What is Mean Corpuscular Haemoglobin (MCH)?
MCH stands for “mean corpuscular haemoglobin.” An MCH value refers to the average quantity of haemoglobin present in a single red blood cell. Haemoglobin is the protein in your red blood cells that transports oxygen to the tissues of your body.
Your MCH value is related to two other values, mean corpuscular volume (MCV) and mean corpuscular haemoglobin concentration (MCHC). Together, MCH, MCV, and MCHC are sometimes referred to as red blood cell indices.
MCV is a measurement of the average size of your red blood cells. MCH results tend to mirror MCV results. This is because bigger red blood cells generally contain more heamoglobin while smaller red blood cells tend to have less.
Why is this analysis important?
Low MCH values are often caused by iron deficiency anaemia. Typically, this condition can be treated with lifestyle changes including consuming foods rich in iron as well as taking iron supplements. In the rare case that your low MCH value is caused by thalassemia, you may require blood transfusions if your symptoms are severe.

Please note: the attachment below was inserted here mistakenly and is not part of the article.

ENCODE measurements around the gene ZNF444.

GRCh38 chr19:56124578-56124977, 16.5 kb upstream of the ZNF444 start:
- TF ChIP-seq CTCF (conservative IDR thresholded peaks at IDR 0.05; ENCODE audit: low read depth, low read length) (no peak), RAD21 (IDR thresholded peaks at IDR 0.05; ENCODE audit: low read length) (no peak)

High MCH values caused by a deficiency of the vitamins B-12 or folate can also often be treated with changes to your lifestyle that include dietary modifications and supplements, or injectable B-12.
What are some of the causes of high Mean Corpuscular Haemoglobin (MCH)?
High MCH value can often be caused by anaemia due to a deficiency of B vitamins, particularly B-12 and folate. Both of these vitamins are required by your body in order to make red blood cells.
These types of anaemia can develop if your diet is low in B vitamins or if your body does not absorb B-12 or folate properly. It’s important to be aware of the symptoms of a B-12 deficiency.
What are some of the causes of low Mean Corpuscular Haemoglobin (MCH)?
A low MCH value typically indicates the presence of iron deficiency anaemia. Iron is important for the production of haemoglobin. Your body absorbs a small amount of iron that you eat in order to produce haemoglobin. Some of the general causes of iron deficiency include eating a diet that is low in iron, major surgery or trauma, or blood loss.
In rare cases, low MCH can be caused by a genetic condition called thalassemia. In this condition, the production of haemoglobin is limited. This means there aren’t as many red blood cells circulating in your bloodstream.
MCHC is a calculation of the amount of hemoglobin per unit volume in a single red blood cell. The difference between MCH and MCHC is that the MCHC measurement takes the volume or size of the red blood cell into account while MCH does not.